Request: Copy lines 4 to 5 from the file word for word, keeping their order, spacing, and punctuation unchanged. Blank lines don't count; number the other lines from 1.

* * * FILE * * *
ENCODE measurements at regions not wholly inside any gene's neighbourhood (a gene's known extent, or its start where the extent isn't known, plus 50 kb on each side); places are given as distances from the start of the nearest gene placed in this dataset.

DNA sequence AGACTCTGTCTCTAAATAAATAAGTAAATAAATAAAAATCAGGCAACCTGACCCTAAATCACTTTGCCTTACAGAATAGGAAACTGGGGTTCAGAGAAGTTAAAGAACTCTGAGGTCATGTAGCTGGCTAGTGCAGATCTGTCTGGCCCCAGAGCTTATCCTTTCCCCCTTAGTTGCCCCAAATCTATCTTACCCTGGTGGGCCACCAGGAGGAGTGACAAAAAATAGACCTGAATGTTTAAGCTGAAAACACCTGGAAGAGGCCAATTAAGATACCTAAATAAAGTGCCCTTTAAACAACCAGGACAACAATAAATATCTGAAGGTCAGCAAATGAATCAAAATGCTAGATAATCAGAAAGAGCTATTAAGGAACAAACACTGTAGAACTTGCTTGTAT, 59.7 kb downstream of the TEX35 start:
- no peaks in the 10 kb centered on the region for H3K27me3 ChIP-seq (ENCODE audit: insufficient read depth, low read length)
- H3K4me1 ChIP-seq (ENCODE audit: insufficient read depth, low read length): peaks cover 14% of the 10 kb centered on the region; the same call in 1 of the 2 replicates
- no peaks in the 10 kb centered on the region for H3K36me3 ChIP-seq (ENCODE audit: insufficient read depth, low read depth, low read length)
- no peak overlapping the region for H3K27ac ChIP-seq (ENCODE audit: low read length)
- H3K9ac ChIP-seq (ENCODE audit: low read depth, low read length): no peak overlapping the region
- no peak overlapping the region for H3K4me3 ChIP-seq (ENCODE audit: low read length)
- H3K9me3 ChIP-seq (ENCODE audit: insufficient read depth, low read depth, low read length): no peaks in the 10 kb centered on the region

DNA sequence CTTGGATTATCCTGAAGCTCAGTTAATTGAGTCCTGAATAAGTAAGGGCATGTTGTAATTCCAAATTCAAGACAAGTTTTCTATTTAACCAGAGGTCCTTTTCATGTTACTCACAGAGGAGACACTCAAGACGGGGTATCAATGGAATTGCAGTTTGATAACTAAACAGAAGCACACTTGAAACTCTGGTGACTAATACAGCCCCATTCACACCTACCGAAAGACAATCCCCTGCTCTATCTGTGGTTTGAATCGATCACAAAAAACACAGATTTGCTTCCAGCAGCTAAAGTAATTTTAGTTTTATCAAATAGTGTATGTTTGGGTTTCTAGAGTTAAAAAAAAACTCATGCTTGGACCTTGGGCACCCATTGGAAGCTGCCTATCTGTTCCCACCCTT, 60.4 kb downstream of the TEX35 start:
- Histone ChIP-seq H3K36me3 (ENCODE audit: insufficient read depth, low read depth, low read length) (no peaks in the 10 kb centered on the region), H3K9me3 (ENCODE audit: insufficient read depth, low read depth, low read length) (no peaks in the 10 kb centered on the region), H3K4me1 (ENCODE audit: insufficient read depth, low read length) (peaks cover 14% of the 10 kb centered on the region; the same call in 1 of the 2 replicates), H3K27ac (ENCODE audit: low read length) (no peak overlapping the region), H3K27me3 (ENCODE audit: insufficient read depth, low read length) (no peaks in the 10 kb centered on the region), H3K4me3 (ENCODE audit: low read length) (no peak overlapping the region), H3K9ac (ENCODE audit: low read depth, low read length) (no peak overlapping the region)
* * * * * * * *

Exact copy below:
- H3K4me1 ChIP-seq (ENCODE audit: insufficient read depth, low read length): peaks cover 14% of the 10 kb centered on the region; the same call in 1 of the 2 replicates
- no peaks in the 10 kb centered on the region for H3K36me3 ChIP-seq (ENCODE audit: insufficient read depth, low read depth, low read length)